…on what is called “deep learning”

I’ve been taking an online course lately through edX called “Deep Learning Through Transformative Pedagogy” and I’ve already found a mission for academic educators to sort out for us practitioners to improve our teaching outcomes. As an aside, I’ve been trying to sort out what the course-runners really mean by “deep learning” (in the same way I’ve been trying to sort out what Project Zero means by the word “thinking” as I read their book on Making Thinking Visible). It’s all very hand-wavey. End digression.

Here’s the project:

What’s the relationship between the idea of conceptual models as neuroscience and psychology understands them today and what we actually teach in the classroom?

What can we do to support our students’ ability to modify their existing beliefs and to incorporate new ideas into old belief patterns?

As I understand things, experts in neuroscience speak in physical terms of neuroplasticity and in our brain’s ability to modify its structure as we have new experiences. They often speak metaphorically in analogue to that physical view of our brains about our having conceptual models of the world. The models are like complex algorithms, and they exist to interpret our experiences and to make predictions about the world as it unfolds in our ongoing experiences. They would perhaps say that deep learning is about learning to aggregate the facts into models, to revise those models according to experiences that generate instances of cognitive dissonance – and to resolve those differences with as little disruption to the rest of the cognitive model as possible. This allows for integration across knowledge areas (since our brain doesn’t compartmentalize knowledge as a university building might) as well as belief-revision as we experience new and surprising things. This all sounds, frankly, like W.V. Quine’s “web of belief” concept of cognition from the 50s and in Word and Object (1960). There’s something to this.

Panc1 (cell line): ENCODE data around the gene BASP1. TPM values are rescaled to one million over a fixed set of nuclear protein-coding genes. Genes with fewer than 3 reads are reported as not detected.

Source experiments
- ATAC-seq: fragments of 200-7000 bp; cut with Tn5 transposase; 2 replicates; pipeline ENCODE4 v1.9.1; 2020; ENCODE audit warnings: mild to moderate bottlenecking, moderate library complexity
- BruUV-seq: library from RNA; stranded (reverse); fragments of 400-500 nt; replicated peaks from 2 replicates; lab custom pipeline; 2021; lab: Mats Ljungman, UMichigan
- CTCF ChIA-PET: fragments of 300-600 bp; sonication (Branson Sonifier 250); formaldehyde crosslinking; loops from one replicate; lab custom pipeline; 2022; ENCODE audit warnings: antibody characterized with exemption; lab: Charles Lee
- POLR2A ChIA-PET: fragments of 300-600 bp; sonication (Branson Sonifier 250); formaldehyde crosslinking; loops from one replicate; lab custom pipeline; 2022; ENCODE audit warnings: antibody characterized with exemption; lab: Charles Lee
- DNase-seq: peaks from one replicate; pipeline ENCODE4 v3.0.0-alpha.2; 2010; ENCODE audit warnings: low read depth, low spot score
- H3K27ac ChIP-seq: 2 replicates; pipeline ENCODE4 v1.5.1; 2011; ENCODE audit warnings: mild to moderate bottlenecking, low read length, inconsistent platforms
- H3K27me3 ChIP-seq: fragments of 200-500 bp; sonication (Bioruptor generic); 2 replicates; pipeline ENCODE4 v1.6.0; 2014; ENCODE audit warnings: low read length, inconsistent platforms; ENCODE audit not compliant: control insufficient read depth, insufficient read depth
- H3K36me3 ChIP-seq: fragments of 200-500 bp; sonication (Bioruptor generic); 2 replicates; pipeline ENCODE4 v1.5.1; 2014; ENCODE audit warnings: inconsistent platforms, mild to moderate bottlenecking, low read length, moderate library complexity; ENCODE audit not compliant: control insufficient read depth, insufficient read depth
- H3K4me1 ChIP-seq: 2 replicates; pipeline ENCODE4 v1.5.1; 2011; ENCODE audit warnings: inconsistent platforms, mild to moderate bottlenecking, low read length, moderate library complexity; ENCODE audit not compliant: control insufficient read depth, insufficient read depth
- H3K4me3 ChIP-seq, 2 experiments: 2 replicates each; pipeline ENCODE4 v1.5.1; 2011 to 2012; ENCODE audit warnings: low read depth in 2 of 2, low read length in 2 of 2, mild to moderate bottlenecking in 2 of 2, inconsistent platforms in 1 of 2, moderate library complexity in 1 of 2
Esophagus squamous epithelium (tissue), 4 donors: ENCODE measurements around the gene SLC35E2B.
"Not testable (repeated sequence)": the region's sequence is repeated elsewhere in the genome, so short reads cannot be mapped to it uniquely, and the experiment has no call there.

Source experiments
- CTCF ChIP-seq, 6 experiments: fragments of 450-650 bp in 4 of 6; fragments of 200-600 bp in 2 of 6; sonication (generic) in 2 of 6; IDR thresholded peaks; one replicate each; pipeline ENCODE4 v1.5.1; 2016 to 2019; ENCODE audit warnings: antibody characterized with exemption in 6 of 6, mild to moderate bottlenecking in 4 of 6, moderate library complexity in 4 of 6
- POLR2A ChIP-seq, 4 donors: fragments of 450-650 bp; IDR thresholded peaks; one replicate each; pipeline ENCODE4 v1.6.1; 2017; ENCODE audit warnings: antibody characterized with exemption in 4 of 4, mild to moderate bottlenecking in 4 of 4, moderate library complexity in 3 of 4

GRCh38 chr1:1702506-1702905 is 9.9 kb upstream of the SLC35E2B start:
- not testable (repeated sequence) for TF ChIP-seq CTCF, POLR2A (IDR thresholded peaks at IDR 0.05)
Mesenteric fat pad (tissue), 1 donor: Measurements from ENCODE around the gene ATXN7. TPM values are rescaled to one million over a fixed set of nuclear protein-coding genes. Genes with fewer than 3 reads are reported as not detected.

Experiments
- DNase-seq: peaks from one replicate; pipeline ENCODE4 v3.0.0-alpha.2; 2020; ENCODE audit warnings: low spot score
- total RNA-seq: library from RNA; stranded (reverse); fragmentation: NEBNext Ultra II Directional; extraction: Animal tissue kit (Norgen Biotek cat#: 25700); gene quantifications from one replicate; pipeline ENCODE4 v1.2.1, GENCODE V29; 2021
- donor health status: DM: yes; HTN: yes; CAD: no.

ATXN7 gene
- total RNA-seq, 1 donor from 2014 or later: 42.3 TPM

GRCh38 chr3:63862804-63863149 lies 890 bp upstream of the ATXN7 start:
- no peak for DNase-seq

We classroom teachers seem most often to be thinking in terms of teaching students to apply skills that come structured thinking patterns. Put in terms that seem to link to the neuroscientific approach to thinking (as I understand it, and however underdeveloped my view is)… we want to teach students to analyze their experiences and modify their beliefs and thinking patterns in light of those experiences. Come what may, we hope our students don’t wind up with grossly out-of-whack beliefs (where “out of whack” is determined by a learner’s belief patterns – we hope that those belief patterns non-accidentally match the world).

I wonder most sincerely what the connections are between what is called by practitioners deep learning and what neuroscience has to say about belief patterns, though it will always likely be put in terms of metaphorical analogues. I want a more careful spelling out of the relationships between, say, conceptual predictive models and what can be taught in a classroom.

Anyone have any leads on this project?

Has someone already developed lists of teachable skills that really, truly, and explicitly tie to what we think we know about belief patterns and the way we help students to develop stable and non-accidentally accurate belief patterns?

About Steve Capone

Writer hailing from Salt Lake City, Utah. Interdisciplinary teacher (read: generalist guiding inquiry) at an independent school. Adjunct instructor at a medium sized state school. Lover of learning. Favorite destination: Prenzlauer Berg, Berlin, Germany. @CaponeTeaches on Twitter M.S. Philosophy (Univ. of Utah 2013) M.A. Humanities (Univ. of Chicago 2007) B.A. Philosophy & English (Washington & Jefferson College 2006
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